Clinton Aide Shared Classified Information With Foundation, Email Shows

Cheryl Mills sent information marked ‘confidential’ to Clinton Foundation in 2012

Cheryl Mills / AP
September 28, 2015

A member of Hillary Clinton’s staff at the Department of State emailed classified information about the government in Congo to a staffer at the Clinton Foundation in 2012, according to a copy of the correspondence obtained by the Washington Free Beacon.

Cheryl Mills, Clinton’s chief of staff at the State Department, sent the email to the Clinton Foundation’s foreign policy director, Amitabh Desai, on July 12, 2012.

The message, which was originally obtained by the group Citizens United through a public records request, is partially redacted because it includes "foreign government information" that has been classified as "Confidential" by the State Department.

Although the information was not marked classified by the State Department until this past summer, intelligence sources tell the Free Beacon that it would have been classified at the time Mills sent it because "foreign government information" is considered classified from inception.

The message could add to concerns from congressional and FBI investigators about whether former Secretary Clinton and her aides mishandled classified information while at the State Department.

The email, which discussed the relationship between the governments in Rwanda and the Democratic Republic of Congo, was originally drafted by Johnnie Carson, the State Department’s assistant secretary for African affairs, who sent it to Mills’ State Department email address.

Mills later forwarded the full message to Desai along with "talking points for Presient [sic] Clinton" shortly before Bill Clinton was scheduled to visit the region.

About half of the forwarded message was redacted due to its classified nature before the State Department released it to Citizens United last month. Although it is not clear what the redacted section includes, the State Department said in a court motion filed last week that it "concerns both foreign government information and critical aspects of U.S. foreign relations, including U.S. foreign activities carried out by officials of the U.S. Government."

The State Department added that the "disclosure of this information has the potential to damage and inject friction into our bilateral relationship with African countries whose cooperation is important to U.S. national security."

The Clinton Foundation and the State Department did not respond to request for comment about the email, or say whether Desai—a non-government employee who has worked at the foundation since 2007—would have been authorized to view "Confidential" information.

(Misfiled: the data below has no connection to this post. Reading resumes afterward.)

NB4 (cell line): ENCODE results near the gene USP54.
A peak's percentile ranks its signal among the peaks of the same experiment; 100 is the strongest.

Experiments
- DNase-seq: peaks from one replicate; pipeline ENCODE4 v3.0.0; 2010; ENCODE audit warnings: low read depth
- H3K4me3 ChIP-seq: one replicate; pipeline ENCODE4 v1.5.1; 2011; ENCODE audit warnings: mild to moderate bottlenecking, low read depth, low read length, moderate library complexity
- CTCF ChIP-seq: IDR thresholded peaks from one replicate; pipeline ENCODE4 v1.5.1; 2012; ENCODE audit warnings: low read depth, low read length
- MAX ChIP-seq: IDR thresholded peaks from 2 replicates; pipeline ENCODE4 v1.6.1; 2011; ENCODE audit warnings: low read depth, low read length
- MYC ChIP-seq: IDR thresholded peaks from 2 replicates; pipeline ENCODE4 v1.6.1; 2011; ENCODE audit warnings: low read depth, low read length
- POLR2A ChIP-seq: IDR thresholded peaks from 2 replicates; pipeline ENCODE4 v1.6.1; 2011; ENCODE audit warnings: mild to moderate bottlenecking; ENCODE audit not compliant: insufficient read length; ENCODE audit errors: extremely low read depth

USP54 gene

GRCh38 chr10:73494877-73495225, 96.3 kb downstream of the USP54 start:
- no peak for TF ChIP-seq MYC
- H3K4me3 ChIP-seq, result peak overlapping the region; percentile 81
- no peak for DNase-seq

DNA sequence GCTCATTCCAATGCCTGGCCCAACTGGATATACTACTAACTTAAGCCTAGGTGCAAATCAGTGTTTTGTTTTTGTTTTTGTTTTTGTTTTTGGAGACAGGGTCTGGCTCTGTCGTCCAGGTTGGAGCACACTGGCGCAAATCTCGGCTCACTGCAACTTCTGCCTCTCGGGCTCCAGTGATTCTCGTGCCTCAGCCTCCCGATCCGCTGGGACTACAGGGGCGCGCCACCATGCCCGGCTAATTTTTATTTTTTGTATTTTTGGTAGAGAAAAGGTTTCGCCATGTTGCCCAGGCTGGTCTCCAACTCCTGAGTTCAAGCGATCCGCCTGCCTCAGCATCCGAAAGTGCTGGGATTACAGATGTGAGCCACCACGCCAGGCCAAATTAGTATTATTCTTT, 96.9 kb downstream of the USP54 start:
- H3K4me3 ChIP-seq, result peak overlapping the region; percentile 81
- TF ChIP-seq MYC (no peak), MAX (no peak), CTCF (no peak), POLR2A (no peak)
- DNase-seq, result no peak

Mills currently sits on the board of the Clinton Foundation. She previously served on the board until a month after she joined the State Department in 2009.

An attorney for Mills said that she never knowingly transmitted classified information, and would presume that any information sent to her unclassified State Department email address—as opposed to through the department’s secure email system—was unclassified.

"When a subject matter sent the information on the unclassified system, [Mills] presumed it was unclassified," said the attorney. "She never knowingly transmitted classified information."

Mills’ spokesperson also disputed the notion that the information would have been classified when it was sent. The attorney said that some information is not deemed classified until it is transmitted outside of the State Department.

"Information that is considered unclassified when discussed inside the State Department can later be deemed classified when it is being released outside of the Department," said the attorney.

Intelligence experts have told the Free Beacon and other media outlets that "foreign government information" is one of the few categories of information that is automatically presumed classified from the time the U.S. government receives it, because it is so diplomatically sensitive.

Foreign government information is "born classified," J. William Leonard, a former director of the U.S. Information Security Oversight Office, told Reuters in August.

The controversy over Clinton’s use of a private email server while at the State Department has been dogging her presidential bid since it was first revealed by the New York Times earlier this spring.

The Democratic frontrunner has turned over many of her emails in response to a State Department request and congressional inquiries. However, she has said that any emails that were deemed "personal" were deleted from her server.

The FBI is currently attempting to recover the deleted emails as part of an investigation into her server, according to reports.

Clinton declined to say whether the FBI investigation could uncover additional damaging revelations, during an interview with Chuck Todd of Meet the Press on Sunday.

"All I can tell you is that when my attorneys conducted this exhaustive process [of deleting personal emails], I did not participate," said Clinton.

Clinton is scheduled to testify before Congress on the email issue in October.

Citizens United president David Bossie said the latest news reveals the ways in which the Clintons's various interests intersect.

"The tangled web that is Clinton, Inc.—the State Department, the Clinton Foundation, and Teneo—is coming more and more into focus every day. Classified information moving from the State Department to the Clinton Foundation is extremely problematic—we’ll see if there’s a pattern here," Bossie said.